Every nation has an obligation to protect essential government, financial, energy, transportation, and other critical infrastructure operations against terrorist activities and natural disasters. RAND addresses homeland security and critical infrastructure needs through objective research that assists national, state, and local agencies in preventing and mitigating terrorist activities, as well as in improving disaster preparedness, response, and recovery.
Research conducted by:
RAND Justice, Infrastructure, and Environment;
RAND National Security Research Division;
Supply Chain Policy Center;
Center for Terrorism Risk Management Policy;
RAND Project AIR FORCE;
In this conference call, RAND senior management scientist Martin Libicki discusses cyber threats—including the declaration of cyber war by "hacktivist" group Anonymous against Israel—with RAND media relations director Jeffrey Hiday.
On June 17, 2009, Jack Riley discussed how Mexican security issues affect the United States, implications for traditional border concerns such as illegal immigration and drug trafficking, and various policy options available to aid the Mexican government in improving security.
In light of Congress's upcoming discussion about reauthorization of the Pandemic All-Hazards Preparedness Act (PAHPA), five RAND experts discuss, in this August 2011 Congressional Briefing, the significant ways in which the U.S. public health system has improved since 9/11, as well as areas to which future improvement efforts should be targeted.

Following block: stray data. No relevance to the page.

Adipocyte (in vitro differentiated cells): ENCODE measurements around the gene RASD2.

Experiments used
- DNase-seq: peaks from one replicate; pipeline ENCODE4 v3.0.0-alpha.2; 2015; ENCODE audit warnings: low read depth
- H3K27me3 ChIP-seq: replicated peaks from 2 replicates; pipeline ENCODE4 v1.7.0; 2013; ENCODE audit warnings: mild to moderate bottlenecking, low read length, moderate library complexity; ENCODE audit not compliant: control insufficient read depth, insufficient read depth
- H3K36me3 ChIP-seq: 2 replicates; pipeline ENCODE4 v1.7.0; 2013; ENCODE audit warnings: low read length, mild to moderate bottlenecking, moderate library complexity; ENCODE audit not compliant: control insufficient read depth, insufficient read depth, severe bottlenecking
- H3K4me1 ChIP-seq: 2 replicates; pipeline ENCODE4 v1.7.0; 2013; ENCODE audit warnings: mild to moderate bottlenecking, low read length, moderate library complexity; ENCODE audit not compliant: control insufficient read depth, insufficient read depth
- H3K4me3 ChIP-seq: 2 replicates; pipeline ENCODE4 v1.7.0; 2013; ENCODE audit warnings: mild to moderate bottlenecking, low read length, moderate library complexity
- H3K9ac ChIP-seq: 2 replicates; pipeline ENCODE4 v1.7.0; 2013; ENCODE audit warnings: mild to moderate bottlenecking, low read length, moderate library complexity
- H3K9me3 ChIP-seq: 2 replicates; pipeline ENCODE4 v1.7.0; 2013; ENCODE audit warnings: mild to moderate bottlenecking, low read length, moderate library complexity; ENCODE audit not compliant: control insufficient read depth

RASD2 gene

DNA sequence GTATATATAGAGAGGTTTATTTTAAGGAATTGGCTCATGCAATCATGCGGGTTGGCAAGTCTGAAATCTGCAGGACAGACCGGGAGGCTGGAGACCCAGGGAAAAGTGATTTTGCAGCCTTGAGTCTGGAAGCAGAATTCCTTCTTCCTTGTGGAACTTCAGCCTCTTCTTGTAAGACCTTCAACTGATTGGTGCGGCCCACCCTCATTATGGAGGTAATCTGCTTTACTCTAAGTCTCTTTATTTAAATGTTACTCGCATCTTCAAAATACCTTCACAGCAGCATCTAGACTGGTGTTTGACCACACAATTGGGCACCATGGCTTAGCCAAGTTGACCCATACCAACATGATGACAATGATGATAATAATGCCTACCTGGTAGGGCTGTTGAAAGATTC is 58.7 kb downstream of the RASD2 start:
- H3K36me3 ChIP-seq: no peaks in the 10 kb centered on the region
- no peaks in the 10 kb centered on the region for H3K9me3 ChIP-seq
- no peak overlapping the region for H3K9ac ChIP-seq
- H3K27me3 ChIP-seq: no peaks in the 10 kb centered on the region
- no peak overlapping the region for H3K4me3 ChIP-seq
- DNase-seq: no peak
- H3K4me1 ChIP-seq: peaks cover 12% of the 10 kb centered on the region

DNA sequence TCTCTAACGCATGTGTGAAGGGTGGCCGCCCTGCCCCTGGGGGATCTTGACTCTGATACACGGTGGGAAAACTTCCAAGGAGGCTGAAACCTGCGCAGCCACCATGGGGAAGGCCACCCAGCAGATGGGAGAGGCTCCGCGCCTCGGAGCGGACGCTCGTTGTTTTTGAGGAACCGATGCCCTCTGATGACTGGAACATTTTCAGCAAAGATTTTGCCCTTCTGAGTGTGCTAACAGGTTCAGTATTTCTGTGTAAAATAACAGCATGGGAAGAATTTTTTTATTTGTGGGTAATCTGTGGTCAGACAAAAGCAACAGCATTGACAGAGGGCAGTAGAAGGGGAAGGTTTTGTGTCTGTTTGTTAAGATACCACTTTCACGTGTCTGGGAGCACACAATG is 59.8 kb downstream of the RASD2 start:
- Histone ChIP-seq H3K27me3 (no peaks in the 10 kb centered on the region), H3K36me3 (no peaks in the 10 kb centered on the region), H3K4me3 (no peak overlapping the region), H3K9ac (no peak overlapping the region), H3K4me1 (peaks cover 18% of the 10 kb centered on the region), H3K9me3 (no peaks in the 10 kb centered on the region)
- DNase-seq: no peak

Interviews with a selection of RAND's leading experts offer a distinctively farsighted perspective to the national dialogue on 9/11's legacy. Their insights assess the military, political, fiscal, social, cultural, psychological, and even moral implications of U.S. policymaking since 9/11.
In this Congressional Briefing held on September 14, 2009, researchers Christopher Nelson and Edward Chan discuss RAND's recently published evaluation of the Cities Readiness Initiative, which helps the nation's largest metropolitan areas develop the ability to rapidly deliver life-saving medications and other medical supplies to their populations. The study has implications for pandemic influenza and other federal public health preparedness programs.
In a webinar given on November 19th 2008, researchers from the RAND Center for Public Health Preparedness provide guidance on applying quality improvement (QI) methods to public health emergency preparedness.
Individual preparedness is an important element of our nation's strategy for homeland security. Lynn E. Davis examines a scenario-driven approach that provides a rigorous way to identify actions-linked specifically to terrorist attacks-individuals can take to protect their health and safety.